Find locations where you can capture the city from a top-down vantage point. A nearby hill, an observation deck, or the top of a parking garage are all good options. Above ground garages are particularly interesting - and of course free - so map these out and visit them. Roof topping is another option albeit not a legal one. If you decide that you're feeling adventurous, it's best to reach out to your colleagues and see if they know any local roof toppers. They'll know the best buildings to visit, how to get in, and hopefully how not to get caught.
Don’t confine yourself to the outdoors. Churches, malls, museums, office buildings and hotels all offer interesting architectural details that are worth exploring. Be mindful of using tripods in these locations as they tend to attract the eye of security guards so it’s often best to shoot handheld at a high ISO and remain discreet. Small tripods or clamps can be useful indoors so consider them if you plan on shooting lots of interiors.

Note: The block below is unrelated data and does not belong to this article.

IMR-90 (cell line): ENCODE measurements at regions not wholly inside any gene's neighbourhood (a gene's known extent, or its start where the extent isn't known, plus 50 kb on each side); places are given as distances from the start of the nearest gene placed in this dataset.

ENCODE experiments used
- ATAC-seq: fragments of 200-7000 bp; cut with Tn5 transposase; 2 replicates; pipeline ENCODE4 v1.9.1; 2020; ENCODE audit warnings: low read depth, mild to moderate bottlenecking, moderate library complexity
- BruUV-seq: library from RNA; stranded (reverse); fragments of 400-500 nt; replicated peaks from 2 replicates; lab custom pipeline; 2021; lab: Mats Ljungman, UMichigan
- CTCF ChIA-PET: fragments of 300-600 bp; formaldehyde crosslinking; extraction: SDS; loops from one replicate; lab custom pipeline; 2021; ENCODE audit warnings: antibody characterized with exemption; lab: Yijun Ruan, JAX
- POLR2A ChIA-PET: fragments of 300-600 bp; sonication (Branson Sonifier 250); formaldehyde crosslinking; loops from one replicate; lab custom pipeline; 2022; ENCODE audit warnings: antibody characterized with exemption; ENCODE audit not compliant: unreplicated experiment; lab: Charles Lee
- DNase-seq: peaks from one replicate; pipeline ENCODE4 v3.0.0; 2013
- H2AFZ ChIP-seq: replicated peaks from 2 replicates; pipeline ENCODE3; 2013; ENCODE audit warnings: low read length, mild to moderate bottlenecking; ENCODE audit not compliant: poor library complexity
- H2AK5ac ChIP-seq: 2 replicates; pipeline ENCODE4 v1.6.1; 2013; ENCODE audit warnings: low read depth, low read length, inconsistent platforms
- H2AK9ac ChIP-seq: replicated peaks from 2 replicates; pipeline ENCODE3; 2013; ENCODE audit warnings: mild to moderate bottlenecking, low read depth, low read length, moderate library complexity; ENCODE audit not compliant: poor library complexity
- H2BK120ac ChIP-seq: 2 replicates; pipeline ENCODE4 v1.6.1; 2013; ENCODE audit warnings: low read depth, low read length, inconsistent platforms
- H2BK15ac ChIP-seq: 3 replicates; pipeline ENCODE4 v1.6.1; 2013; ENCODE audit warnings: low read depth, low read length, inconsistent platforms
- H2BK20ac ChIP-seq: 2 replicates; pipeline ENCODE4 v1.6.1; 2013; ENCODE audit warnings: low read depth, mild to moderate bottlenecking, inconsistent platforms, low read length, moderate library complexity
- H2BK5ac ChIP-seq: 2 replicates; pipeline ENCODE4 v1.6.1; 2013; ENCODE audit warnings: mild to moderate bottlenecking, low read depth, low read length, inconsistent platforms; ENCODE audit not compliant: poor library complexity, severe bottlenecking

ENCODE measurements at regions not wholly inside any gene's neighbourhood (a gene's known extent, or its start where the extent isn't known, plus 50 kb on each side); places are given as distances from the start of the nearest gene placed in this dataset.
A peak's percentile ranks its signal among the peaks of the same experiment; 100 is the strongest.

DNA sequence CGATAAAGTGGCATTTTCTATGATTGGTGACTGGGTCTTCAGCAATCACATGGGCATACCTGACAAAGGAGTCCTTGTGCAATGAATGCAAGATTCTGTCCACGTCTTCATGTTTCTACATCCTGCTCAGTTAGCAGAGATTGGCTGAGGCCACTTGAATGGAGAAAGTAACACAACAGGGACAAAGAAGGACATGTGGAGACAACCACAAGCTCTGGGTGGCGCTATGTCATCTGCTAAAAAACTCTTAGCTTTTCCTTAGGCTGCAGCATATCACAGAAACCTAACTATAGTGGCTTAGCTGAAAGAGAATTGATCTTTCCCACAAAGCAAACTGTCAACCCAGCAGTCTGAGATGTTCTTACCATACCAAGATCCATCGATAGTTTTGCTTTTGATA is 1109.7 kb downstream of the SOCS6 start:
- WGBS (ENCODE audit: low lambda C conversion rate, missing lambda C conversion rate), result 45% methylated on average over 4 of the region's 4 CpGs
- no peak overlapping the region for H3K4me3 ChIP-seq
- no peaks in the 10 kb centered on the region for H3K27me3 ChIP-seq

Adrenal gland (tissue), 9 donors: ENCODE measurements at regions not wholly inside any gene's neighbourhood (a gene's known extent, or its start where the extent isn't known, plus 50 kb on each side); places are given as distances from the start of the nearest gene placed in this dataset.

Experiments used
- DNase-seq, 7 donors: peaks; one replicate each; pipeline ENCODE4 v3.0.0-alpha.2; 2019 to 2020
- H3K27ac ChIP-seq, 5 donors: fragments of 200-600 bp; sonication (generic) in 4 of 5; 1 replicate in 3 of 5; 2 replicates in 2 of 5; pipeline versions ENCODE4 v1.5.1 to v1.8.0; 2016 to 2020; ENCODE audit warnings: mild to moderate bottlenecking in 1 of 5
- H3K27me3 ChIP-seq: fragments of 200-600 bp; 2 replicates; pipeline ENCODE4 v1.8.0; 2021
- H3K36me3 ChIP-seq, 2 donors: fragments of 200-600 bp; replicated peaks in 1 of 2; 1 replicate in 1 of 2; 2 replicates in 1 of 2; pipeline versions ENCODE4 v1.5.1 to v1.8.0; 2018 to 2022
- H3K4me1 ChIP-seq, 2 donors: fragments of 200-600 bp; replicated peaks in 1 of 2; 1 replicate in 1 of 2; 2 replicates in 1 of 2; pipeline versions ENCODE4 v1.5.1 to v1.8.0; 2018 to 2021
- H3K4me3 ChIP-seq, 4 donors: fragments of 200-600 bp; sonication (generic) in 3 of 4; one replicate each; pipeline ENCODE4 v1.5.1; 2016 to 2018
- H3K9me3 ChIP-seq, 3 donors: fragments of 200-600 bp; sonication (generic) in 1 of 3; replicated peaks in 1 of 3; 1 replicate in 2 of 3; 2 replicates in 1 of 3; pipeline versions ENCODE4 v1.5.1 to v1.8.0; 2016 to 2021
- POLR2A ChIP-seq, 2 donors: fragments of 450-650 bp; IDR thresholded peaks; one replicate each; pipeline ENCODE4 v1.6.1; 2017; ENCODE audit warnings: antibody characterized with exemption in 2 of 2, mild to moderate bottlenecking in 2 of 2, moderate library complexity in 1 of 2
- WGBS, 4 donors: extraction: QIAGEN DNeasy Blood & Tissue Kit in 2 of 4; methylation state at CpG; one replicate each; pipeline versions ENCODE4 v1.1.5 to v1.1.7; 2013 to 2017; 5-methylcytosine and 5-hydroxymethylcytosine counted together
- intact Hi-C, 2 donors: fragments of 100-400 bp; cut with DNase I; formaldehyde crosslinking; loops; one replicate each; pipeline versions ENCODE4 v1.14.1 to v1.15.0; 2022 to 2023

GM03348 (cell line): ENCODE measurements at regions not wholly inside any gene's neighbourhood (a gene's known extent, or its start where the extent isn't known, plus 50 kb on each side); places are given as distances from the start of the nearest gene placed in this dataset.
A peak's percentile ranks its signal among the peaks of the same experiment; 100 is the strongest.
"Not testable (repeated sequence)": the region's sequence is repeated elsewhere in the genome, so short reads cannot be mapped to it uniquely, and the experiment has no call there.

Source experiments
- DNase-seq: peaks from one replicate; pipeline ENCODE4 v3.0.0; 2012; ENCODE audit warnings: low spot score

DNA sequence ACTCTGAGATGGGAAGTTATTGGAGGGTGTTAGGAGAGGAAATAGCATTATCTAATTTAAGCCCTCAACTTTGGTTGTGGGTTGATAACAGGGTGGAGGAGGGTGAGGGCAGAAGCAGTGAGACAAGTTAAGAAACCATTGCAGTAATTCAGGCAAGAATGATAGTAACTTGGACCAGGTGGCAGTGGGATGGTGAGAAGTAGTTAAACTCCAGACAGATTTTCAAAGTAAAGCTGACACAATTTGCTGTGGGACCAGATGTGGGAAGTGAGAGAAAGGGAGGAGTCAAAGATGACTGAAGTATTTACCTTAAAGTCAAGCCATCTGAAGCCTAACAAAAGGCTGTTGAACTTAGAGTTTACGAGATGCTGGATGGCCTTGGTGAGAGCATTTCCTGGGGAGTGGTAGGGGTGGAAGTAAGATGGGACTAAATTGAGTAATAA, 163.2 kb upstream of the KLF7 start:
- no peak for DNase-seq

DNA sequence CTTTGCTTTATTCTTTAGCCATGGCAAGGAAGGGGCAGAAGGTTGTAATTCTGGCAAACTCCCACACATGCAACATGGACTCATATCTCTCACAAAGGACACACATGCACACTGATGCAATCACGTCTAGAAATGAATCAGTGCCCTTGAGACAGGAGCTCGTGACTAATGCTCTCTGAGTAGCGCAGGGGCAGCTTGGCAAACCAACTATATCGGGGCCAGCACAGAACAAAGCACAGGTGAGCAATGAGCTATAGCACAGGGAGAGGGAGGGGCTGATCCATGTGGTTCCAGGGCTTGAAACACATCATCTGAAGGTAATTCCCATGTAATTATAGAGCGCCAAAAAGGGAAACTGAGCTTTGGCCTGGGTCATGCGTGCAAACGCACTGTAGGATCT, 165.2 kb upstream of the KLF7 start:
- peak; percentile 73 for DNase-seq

If you happen to be visiting a city with a subway system, it's most definitely worth a visit. Subways can offer some unique and interesting photographic opportunities as many of them have subtle architectural details, lines and patterns. Subways are also great for capturing interesting moments between people so keep your eyes peeled for shots through subway windows, car gaps and points of emotion. Experiment with slower shutter speeds to capture movement but be careful with tripod use as they are generally forbidden.
Look for textures and lines
Sometimes small fragments can lead to a visually interesting image without any fancy gadgetry or techniques. Keep your eyes peeled for possible juxtapositions or opposing lines and target them with a telephoto lens.
Look for interesting framing
Break down your scene into various focal lengths and imagine how it can be made to work at a wide, mid and telephoto focal length and experiment with compositions. Find elements that can serve to frame a scene, build depth and tell a story.
Leave your shutter open